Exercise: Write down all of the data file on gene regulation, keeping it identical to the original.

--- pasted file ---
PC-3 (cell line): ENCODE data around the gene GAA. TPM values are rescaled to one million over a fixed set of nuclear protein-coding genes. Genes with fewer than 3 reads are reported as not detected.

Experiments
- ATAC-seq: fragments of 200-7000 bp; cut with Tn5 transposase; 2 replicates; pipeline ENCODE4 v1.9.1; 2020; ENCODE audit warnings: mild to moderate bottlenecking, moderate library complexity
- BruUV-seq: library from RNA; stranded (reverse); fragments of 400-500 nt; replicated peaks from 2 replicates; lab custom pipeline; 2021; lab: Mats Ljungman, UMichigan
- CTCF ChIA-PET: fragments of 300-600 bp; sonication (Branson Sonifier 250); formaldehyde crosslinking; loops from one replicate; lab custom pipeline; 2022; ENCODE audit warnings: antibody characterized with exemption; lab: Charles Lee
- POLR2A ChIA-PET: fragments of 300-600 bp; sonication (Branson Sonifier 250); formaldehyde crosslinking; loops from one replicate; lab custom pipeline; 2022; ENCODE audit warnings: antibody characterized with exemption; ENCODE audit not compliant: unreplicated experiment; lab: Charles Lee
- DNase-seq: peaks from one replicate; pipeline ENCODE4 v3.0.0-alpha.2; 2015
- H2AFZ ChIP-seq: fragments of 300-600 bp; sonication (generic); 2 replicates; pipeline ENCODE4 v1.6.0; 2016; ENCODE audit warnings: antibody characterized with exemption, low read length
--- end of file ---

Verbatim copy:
PC-3 (cell line): ENCODE data around the gene GAA. TPM values are rescaled to one million over a fixed set of nuclear protein-coding genes. Genes with fewer than 3 reads are reported as not detected.

Experiments
- ATAC-seq: fragments of 200-7000 bp; cut with Tn5 transposase; 2 replicates; pipeline ENCODE4 v1.9.1; 2020; ENCODE audit warnings: mild to moderate bottlenecking, moderate library complexity
- BruUV-seq: library from RNA; stranded (reverse); fragments of 400-500 nt; replicated peaks from 2 replicates; lab custom pipeline; 2021; lab: Mats Ljungman, UMichigan
- CTCF ChIA-PET: fragments of 300-600 bp; sonication (Branson Sonifier 250); formaldehyde crosslinking; loops from one replicate; lab custom pipeline; 2022; ENCODE audit warnings: antibody characterized with exemption; lab: Charles Lee
- POLR2A ChIA-PET: fragments of 300-600 bp; sonication (Branson Sonifier 250); formaldehyde crosslinking; loops from one replicate; lab custom pipeline; 2022; ENCODE audit warnings: antibody characterized with exemption; ENCODE audit not compliant: unreplicated experiment; lab: Charles Lee
- DNase-seq: peaks from one replicate; pipeline ENCODE4 v3.0.0-alpha.2; 2015
- H2AFZ ChIP-seq: fragments of 300-600 bp; sonication (generic); 2 replicates; pipeline ENCODE4 v1.6.0; 2016; ENCODE audit warnings: antibody characterized with exemption, low read length